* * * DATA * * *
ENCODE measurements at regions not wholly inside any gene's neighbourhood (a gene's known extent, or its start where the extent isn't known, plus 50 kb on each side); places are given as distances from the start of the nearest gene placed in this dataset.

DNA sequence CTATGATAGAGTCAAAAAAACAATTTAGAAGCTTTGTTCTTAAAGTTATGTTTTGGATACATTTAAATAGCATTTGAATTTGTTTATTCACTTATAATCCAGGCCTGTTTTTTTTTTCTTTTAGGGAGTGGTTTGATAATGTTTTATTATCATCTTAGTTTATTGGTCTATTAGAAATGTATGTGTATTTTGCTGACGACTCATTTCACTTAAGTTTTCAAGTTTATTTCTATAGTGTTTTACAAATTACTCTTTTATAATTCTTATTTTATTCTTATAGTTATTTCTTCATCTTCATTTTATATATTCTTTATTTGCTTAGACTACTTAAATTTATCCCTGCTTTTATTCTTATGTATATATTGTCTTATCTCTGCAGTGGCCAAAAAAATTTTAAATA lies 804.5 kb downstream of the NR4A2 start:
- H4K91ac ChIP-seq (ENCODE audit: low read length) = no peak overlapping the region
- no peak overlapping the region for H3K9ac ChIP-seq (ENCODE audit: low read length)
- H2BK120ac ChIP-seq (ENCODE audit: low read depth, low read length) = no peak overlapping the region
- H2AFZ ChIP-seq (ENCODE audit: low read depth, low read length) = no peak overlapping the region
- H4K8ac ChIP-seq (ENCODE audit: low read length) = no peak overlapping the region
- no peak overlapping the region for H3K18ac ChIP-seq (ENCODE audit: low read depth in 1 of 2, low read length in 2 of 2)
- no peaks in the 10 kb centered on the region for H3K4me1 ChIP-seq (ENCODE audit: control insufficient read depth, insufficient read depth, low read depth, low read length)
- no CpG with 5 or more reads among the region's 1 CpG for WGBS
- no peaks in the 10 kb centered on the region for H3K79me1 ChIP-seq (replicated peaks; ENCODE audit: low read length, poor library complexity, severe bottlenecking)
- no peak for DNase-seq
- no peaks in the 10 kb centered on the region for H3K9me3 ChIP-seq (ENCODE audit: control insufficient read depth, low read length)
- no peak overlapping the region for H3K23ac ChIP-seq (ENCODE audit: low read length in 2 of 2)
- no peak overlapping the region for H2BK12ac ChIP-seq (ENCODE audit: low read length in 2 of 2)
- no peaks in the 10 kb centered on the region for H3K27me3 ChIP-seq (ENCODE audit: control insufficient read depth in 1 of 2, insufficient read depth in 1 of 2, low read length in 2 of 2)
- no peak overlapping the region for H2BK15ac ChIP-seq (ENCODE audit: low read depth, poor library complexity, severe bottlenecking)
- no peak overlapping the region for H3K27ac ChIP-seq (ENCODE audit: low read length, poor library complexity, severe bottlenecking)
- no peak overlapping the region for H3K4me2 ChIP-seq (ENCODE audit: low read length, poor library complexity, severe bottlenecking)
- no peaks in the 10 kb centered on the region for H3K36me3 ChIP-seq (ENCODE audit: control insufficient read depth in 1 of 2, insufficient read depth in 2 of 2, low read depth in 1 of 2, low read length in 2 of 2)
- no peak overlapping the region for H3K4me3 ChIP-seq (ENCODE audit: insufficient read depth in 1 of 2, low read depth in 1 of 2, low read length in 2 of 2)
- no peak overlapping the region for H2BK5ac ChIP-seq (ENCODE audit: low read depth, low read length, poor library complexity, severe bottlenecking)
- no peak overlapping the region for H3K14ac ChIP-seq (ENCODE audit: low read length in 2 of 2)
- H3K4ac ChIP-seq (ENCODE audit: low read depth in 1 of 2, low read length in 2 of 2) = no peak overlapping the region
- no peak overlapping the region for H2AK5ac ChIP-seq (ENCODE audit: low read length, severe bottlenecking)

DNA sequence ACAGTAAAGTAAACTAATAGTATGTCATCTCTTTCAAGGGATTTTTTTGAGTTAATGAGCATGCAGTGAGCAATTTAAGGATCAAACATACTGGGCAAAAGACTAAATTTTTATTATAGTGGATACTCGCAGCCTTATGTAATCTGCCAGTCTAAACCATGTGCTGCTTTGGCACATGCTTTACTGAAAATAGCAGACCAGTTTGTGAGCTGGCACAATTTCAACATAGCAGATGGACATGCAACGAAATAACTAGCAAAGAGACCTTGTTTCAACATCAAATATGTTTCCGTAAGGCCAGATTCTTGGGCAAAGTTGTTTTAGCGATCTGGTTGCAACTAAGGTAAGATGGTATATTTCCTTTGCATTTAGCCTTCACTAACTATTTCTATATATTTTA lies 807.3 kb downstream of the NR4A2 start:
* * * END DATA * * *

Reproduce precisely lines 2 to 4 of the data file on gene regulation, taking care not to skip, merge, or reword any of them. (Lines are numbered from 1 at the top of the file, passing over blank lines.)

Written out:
DNA sequence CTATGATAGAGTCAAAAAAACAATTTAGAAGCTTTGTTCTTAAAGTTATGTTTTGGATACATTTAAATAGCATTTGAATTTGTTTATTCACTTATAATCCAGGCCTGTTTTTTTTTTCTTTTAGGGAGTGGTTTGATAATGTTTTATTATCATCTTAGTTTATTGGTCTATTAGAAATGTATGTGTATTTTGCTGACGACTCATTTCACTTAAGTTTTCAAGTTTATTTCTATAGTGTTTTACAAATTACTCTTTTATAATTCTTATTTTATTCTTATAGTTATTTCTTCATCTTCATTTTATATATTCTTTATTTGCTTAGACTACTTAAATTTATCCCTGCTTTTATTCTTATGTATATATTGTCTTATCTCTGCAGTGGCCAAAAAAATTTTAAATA lies 804.5 kb downstream of the NR4A2 start:
- H4K91ac ChIP-seq (ENCODE audit: low read length) = no peak overlapping the region
- no peak overlapping the region for H3K9ac ChIP-seq (ENCODE audit: low read length)